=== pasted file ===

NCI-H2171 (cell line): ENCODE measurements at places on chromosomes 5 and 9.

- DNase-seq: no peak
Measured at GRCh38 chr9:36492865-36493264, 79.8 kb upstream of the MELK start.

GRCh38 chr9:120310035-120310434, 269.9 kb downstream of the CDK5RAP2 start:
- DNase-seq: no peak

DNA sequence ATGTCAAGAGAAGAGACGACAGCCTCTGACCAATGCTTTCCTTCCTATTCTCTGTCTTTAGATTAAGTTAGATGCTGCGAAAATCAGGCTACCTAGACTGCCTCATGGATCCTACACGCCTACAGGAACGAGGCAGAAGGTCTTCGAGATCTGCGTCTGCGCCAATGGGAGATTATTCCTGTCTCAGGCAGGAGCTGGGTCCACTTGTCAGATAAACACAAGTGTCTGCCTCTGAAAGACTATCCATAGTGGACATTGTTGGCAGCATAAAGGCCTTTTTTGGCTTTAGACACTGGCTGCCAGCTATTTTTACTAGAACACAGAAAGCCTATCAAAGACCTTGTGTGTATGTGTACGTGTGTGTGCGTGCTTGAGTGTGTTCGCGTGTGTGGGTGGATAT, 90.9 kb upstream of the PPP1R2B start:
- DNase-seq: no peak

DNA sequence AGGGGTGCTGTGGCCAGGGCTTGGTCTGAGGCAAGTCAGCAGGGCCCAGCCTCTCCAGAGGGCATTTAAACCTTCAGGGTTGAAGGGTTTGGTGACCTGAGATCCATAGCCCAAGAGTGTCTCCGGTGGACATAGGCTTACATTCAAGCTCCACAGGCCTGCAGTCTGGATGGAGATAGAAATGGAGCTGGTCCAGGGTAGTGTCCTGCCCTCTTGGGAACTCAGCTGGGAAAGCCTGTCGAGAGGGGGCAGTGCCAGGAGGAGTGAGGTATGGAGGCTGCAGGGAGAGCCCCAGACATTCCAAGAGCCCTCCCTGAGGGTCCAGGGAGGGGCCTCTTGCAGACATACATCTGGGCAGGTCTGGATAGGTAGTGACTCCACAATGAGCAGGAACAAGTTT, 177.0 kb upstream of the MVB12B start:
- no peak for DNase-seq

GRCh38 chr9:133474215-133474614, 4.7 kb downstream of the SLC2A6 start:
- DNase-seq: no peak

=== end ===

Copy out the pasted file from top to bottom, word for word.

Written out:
NCI-H2171 (cell line): ENCODE measurements at places on chromosomes 5 and 9.

- DNase-seq: no peak
Measured at GRCh38 chr9:36492865-36493264, 79.8 kb upstream of the MELK start.

GRCh38 chr9:120310035-120310434, 269.9 kb downstream of the CDK5RAP2 start:
- DNase-seq: no peak

DNA sequence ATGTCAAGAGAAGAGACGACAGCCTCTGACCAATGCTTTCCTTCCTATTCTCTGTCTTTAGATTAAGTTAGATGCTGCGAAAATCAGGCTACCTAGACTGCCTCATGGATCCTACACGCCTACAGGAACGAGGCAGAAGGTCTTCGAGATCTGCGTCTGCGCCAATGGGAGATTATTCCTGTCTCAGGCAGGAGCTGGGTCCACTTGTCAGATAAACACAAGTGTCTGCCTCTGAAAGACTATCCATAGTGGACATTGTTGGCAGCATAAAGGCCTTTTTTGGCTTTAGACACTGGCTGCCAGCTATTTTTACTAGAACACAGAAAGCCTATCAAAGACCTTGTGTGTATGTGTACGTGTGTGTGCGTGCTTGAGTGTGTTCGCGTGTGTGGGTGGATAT, 90.9 kb upstream of the PPP1R2B start:
- DNase-seq: no peak

DNA sequence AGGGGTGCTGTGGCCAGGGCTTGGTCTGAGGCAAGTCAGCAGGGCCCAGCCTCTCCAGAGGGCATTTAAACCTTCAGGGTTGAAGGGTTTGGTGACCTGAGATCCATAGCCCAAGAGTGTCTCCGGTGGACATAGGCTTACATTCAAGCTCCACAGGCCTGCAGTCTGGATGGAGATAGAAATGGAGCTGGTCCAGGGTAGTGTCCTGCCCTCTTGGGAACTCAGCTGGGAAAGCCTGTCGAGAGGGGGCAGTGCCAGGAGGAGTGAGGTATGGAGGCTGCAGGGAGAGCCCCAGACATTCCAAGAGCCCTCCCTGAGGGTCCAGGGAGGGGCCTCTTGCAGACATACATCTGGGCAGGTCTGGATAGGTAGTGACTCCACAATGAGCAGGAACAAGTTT, 177.0 kb upstream of the MVB12B start:
- no peak for DNase-seq

GRCh38 chr9:133474215-133474614, 4.7 kb downstream of the SLC2A6 start:
- DNase-seq: no peak